You did it. Your body shows the wear – calloused fingertips, short fingernails, and numb-butt syndrome that shows no signs of going away. That glorious masterpiece – short story or novel – has been written. You’ve taken careful steps to make sure your plot is seamless, your characters matter, and the premise of the thing is so fantastic you’ll talk about it for hours.
But no one can get past the third paragraph.
Don’t panic! If you’ve made your characters people to care about, living a fantastic (or harrowing) story, there’s no reason to scrap the project. What you might be dealing with is a literary “battle of the bulge”. In other words, it’s time to edit … carefully.
Luceo non Uro – Burn, don’t shine
Robert Southey was a brilliant poet who lived nearly 2,000 years ago. Part of his brilliance was his literary outlook:
“Be brief; for it is with words as with sunbeams, the more they are condensed the deeper they burn.”
Let’s face it – the temptation to meet word counts by adding to descriptions is strong. Very strong. Particularly in a rough draft, writers often bload paragraphs with unnessecary “stuff”.
As writers, we want to burn, not merely shine. The more clearly we write, the more our writing burns with what matters most. The story. Consider this paragraph, taken from a novel I’m editing:
As the seconds ticked on, marked by the staccato beat of a clock directly above him, Michael fell into an old habit of studying the way people around him moved. One woman, coming from the corner across from him, had the stride of a dancer. He watched as she slipped across the tiles to consult with a nurse, the way that she rolled on the balls of her feet so her head barely moved. From the right angle, she would appear to be gliding, and when she turned back toward her companion, an elderly man, Michael noticed that the woman unfurled her arm in a gesture that started close to her chest and gracefully swung outward. A ballerina, he decided.
The paragraph is seriously bloated. How much effort does it take to get through? Reading should provide pleasure or information – if not both – so you don’t want to make the reader work for it. The same paragraph, edited, is much shorter and provides the story essentials without sacrificing detail:
Seconds beat a staccato rhythm above Michael’s head, compounding the sense of waiting. Before he knew he was doing it, an old habit pulled him into the study of movement. One woman passed with the grace of a dancer, marked by the way she rolled on her feet. From the right angle she would seem to float. When she gestured to her elderly companion, Michael traced the unfurling line of her arm swing from her chest. A ballerina, he decided.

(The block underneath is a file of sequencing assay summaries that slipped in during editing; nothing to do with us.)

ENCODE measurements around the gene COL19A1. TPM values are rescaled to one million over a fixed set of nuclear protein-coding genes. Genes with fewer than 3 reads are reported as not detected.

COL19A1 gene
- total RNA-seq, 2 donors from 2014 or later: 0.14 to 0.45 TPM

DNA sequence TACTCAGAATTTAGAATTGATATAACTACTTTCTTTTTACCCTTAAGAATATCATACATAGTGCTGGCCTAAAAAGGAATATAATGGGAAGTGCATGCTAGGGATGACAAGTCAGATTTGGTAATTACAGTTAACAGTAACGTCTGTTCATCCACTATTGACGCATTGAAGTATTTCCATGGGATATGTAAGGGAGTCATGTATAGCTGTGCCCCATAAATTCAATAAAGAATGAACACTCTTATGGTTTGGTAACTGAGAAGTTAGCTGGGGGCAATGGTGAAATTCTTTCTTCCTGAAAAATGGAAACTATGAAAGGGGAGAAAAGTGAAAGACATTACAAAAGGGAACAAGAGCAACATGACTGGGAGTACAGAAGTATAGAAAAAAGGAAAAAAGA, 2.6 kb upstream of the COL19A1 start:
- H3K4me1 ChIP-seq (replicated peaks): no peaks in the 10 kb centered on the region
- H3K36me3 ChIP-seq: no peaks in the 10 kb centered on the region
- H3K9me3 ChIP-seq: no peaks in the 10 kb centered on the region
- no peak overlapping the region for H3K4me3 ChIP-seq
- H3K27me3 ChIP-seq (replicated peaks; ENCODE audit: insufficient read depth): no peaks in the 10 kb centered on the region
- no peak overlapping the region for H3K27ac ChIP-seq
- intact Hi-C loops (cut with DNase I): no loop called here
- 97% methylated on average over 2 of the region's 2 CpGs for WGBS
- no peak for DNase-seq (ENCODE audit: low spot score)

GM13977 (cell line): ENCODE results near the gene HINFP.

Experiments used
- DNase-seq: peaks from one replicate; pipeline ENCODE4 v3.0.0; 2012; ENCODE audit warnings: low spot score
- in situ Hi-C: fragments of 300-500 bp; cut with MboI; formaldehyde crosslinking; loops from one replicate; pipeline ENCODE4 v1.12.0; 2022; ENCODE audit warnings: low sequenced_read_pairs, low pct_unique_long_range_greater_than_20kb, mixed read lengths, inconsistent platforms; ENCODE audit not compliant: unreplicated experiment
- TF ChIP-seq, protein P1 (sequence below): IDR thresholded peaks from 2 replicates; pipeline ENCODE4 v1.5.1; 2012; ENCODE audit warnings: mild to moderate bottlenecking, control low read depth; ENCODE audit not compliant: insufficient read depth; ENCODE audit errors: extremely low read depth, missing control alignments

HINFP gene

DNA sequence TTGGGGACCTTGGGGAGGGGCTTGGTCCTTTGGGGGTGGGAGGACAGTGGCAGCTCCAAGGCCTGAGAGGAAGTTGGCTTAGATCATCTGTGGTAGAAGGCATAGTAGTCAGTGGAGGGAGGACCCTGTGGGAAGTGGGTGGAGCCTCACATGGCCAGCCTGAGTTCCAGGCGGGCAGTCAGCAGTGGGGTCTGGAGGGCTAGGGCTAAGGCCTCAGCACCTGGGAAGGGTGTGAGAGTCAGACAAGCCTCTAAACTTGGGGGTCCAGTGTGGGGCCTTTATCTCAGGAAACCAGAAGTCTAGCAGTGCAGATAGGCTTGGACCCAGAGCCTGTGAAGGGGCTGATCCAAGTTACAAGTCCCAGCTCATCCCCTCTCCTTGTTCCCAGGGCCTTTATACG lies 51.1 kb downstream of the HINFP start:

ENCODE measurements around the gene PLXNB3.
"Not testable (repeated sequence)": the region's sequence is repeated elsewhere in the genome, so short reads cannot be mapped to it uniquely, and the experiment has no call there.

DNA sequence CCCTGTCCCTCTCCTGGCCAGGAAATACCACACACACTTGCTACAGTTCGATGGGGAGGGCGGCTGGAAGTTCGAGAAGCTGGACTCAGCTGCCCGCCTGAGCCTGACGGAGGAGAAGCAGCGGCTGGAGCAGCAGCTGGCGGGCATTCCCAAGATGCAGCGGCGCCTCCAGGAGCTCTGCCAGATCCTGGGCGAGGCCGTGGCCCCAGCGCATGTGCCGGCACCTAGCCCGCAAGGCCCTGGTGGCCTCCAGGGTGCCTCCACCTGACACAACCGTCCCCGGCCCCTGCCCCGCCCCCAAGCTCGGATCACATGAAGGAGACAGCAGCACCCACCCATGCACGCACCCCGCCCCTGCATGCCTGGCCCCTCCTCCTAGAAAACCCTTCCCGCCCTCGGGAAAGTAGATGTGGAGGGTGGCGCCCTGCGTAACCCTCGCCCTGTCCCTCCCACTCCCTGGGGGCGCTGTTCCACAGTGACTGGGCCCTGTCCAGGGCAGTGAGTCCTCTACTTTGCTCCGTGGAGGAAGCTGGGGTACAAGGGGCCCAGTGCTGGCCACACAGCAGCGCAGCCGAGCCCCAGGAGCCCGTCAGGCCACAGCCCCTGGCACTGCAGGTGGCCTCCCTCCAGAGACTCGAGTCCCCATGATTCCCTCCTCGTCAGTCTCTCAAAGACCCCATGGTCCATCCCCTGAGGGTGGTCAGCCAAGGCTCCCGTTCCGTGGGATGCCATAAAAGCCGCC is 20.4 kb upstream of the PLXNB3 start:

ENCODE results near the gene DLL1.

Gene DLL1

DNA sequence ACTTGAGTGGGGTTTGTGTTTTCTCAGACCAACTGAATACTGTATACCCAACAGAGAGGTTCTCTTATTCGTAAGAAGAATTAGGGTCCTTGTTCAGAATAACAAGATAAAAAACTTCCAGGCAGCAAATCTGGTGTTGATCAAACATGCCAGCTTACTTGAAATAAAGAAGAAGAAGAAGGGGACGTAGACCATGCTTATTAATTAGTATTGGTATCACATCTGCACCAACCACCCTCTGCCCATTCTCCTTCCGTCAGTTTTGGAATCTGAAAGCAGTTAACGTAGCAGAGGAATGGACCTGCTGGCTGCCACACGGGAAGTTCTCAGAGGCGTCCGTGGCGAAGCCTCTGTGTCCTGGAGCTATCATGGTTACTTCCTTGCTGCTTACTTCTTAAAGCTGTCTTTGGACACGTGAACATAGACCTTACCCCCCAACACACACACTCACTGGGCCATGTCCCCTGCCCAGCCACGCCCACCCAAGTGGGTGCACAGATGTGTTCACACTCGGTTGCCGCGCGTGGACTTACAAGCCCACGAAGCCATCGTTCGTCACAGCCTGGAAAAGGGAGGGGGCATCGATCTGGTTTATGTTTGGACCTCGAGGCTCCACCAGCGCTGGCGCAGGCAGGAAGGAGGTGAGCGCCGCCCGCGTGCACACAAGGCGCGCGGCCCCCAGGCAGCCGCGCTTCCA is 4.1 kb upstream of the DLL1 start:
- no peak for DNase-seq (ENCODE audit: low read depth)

Just a few seconds with one of your manuscripts and you’ll see the bloat – if you’re looking for it.
Signs of Paragraph Bloat
Unsure what to look for? Start with your first paragraph and take notes while reading through an entire scene. Things to keep an eye out for:
1. Redundant and Repetitive (yes, I know.)
When we describe something that we really want to drive home, it’s easy to find we’re repeating the same phrases. Look for repetitive words and back-to-back sentences saying the same thing in different ways.
2. Four Words Where One Will Do
This one is extremely common. The problem is audience – we want to be widely understood, so we use simpler words. Be careful, though. Not only do more words bloat a paragraph, but they can make a reader feel “talked down” to. Talk about adding insult to literary injury.
3. The Never-Ending Sentence
I don’t mean just run-on sentences – though those are painful, too. There’s something more subtle to consider: Rhythm. If every sentence in your paragraph has the same rhythm, comparative length, and syntax, you need to break up the party. Mix some short, punchy sentences in. If variety is the spice of life, it’s important in your writing. Simply put, if it all sounds/looks/feels the same, it gets glossed over.
After you’ve compiled your first draft, go through your writing with an eye on prose. You might be surprised to find that everything else starts clicking into place when your words match the level of your writing’s goals.